Global Information Infrastructure (3) Driving forces: 3. Value chain models and business opportunities. The following properties of an added-value chain are relevant to ITU-T standardization work: a)Every link and item in an added-value chain, from content to user or user to user, potentially represents a possible business opportunity. b)Every link in the chain establishes sufficient demarcation points to facilitate potential separate ownership and operation to be realized within the context of the entire chain. c)a) and b) are sources of requirements for the definition of standards-based functions and/or interfaces. This model can be used to represent a competitive telecommunications and information provision environment, involving the interconnection of networks in parallel or in series, as well as systems which enhance or modify information content.
Definition of the NGN A Next Generation Network (NGN) is a packet-based network able to provide services including Telecommunication Services and able to make use of multiple broadband, QoS-enabled transport technologies and in which service-related functions are independent from underlying transport-related technologies. It offers unrestricted access by users to different service providers. It supports generalized mobility which will allow consistent and ubiquitous provision of services to users.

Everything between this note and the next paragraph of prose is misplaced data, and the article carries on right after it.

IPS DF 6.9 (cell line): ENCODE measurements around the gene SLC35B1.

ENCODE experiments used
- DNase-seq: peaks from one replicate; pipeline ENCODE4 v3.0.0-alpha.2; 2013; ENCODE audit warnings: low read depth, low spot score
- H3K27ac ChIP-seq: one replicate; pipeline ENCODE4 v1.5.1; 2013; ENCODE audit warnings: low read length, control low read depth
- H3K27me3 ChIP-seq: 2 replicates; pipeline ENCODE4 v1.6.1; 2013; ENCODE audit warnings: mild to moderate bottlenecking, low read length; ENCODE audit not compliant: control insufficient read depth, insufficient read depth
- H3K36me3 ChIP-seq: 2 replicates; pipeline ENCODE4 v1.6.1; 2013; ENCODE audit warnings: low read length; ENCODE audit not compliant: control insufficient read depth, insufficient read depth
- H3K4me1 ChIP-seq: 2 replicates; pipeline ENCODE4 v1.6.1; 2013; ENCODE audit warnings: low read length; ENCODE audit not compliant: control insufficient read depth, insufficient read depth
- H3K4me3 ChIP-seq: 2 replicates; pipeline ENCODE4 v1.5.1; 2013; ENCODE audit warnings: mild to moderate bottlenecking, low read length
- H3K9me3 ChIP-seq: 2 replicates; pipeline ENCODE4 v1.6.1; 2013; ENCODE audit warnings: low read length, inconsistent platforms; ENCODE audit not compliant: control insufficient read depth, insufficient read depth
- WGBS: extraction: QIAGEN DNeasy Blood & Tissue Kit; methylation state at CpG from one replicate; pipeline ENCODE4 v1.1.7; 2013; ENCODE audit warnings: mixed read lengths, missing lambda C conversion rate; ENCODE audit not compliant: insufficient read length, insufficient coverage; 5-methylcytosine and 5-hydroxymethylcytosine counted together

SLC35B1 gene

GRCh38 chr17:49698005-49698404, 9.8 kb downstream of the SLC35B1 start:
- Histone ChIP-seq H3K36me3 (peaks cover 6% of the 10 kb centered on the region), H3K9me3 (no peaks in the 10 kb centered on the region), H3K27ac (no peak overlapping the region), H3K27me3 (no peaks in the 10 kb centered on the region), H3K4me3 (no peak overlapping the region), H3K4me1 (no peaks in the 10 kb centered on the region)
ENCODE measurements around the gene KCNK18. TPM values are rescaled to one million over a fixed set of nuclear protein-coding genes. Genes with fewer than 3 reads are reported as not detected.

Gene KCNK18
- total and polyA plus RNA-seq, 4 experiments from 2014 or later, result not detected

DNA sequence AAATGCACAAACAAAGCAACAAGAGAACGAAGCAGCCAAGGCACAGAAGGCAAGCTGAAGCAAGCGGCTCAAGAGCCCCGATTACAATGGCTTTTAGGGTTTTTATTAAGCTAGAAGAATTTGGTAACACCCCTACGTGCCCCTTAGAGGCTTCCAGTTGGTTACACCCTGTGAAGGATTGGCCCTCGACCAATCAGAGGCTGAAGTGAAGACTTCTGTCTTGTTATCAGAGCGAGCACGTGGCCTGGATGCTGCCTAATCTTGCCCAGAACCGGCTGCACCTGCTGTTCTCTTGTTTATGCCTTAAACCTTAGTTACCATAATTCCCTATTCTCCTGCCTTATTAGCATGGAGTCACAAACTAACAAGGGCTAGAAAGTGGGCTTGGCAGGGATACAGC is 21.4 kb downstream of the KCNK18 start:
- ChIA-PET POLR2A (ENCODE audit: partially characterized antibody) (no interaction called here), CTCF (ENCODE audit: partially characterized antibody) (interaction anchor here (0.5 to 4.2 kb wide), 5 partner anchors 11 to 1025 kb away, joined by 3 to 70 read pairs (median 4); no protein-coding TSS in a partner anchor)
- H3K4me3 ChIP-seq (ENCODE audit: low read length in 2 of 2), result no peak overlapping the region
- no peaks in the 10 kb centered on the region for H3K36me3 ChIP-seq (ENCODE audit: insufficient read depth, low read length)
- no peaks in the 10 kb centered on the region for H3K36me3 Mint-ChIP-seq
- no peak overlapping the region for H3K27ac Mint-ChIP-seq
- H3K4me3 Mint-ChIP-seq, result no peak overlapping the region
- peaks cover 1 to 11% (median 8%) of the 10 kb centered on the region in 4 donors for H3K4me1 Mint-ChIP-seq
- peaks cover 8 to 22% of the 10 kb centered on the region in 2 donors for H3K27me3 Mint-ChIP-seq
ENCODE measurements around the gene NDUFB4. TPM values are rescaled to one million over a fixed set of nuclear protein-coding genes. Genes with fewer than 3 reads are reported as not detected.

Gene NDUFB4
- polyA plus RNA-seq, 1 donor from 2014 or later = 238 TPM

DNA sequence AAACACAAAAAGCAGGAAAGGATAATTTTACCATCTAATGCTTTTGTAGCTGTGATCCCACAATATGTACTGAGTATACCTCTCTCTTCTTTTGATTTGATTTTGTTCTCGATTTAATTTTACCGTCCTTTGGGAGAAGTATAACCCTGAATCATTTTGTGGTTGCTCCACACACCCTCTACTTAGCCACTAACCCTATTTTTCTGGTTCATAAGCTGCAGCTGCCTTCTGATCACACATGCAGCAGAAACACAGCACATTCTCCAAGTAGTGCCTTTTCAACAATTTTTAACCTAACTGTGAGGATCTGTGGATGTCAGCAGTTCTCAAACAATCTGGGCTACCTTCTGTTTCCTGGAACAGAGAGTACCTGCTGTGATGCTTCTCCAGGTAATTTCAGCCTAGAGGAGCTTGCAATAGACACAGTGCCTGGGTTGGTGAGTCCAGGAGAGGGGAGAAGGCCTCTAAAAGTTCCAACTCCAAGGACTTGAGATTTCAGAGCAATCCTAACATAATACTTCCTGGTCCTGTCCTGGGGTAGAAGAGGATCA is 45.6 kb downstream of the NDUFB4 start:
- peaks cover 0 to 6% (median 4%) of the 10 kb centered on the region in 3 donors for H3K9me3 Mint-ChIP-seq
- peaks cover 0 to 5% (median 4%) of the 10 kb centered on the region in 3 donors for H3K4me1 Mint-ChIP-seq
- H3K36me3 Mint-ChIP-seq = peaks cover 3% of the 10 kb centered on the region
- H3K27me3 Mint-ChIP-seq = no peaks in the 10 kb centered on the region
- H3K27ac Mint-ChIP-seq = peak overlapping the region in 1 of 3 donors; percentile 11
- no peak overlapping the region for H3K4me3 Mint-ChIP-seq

Next generation network model CU – control unit, PS – packet switch, TS – telephone set, PC – personal computer
Integration of the existing telecommunications networks
Points of the technology change under transition to the NGN
Network structure. Some definitions Network structure Term is used to describe the method of how data on a network is organized and viewed. Network architecture Also referred to as the network model, the network architecture is the overall structure of how a network is laid out. The network architecture is commonly drawn out as a diagram for a visual representation of the overall network. A well designed network architecture helps prevent network bottlenecks and various other issues. Some authors use term topology instead of the word architecture because term architecture is widely applied in the publications concerning telecommunication protocols.
Cost-performance compromise If π is very small (e.g. 0.1%) cost of the network will be high. For this reason, cost of service will be supernormal. The number of the users will be small. If π is very high (e.g. 50%) cost of the network will be relatively small. On the other hand, quality of service will be poor. For this reason, the number of the users will be small as well. It is obvious there is cost-performance compromise. Therefore we have to define optimum value of the π. This task is the main one among problems of the network planning.